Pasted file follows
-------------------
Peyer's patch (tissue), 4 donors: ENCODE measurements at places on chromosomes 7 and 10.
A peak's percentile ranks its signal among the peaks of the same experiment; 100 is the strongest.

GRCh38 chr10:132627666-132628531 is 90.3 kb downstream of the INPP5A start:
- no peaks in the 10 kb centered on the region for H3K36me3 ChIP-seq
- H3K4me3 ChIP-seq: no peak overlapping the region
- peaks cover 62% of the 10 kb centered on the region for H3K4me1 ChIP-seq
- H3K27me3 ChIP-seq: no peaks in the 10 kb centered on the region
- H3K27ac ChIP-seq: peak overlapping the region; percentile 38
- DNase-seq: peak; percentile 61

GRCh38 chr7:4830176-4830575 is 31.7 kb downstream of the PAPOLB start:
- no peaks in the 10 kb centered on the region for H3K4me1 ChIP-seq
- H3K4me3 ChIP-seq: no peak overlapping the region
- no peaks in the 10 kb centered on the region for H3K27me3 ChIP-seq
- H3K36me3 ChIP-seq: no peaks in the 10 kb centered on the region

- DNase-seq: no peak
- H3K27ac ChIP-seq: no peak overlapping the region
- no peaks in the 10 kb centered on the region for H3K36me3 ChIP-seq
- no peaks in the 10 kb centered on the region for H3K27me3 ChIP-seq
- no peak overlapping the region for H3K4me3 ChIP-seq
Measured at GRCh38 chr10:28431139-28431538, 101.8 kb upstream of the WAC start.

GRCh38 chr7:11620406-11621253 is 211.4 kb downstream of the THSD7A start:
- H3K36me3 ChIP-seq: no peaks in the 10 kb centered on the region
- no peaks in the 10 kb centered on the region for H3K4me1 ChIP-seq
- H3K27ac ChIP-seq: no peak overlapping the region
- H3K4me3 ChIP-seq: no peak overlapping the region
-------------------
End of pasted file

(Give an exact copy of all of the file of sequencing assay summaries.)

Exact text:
Peyer's patch (tissue), 4 donors: ENCODE measurements at places on chromosomes 7 and 10.
A peak's percentile ranks its signal among the peaks of the same experiment; 100 is the strongest.

GRCh38 chr10:132627666-132628531 is 90.3 kb downstream of the INPP5A start:
- no peaks in the 10 kb centered on the region for H3K36me3 ChIP-seq
- H3K4me3 ChIP-seq: no peak overlapping the region
- peaks cover 62% of the 10 kb centered on the region for H3K4me1 ChIP-seq
- H3K27me3 ChIP-seq: no peaks in the 10 kb centered on the region
- H3K27ac ChIP-seq: peak overlapping the region; percentile 38
- DNase-seq: peak; percentile 61

GRCh38 chr7:4830176-4830575 is 31.7 kb downstream of the PAPOLB start:
- no peaks in the 10 kb centered on the region for H3K4me1 ChIP-seq
- H3K4me3 ChIP-seq: no peak overlapping the region
- no peaks in the 10 kb centered on the region for H3K27me3 ChIP-seq
- H3K36me3 ChIP-seq: no peaks in the 10 kb centered on the region

- DNase-seq: no peak
- H3K27ac ChIP-seq: no peak overlapping the region
- no peaks in the 10 kb centered on the region for H3K36me3 ChIP-seq
- no peaks in the 10 kb centered on the region for H3K27me3 ChIP-seq
- no peak overlapping the region for H3K4me3 ChIP-seq
Measured at GRCh38 chr10:28431139-28431538, 101.8 kb upstream of the WAC start.

GRCh38 chr7:11620406-11621253 is 211.4 kb downstream of the THSD7A start:
- H3K36me3 ChIP-seq: no peaks in the 10 kb centered on the region
- no peaks in the 10 kb centered on the region for H3K4me1 ChIP-seq
- H3K27ac ChIP-seq: no peak overlapping the region
- H3K4me3 ChIP-seq: no peak overlapping the region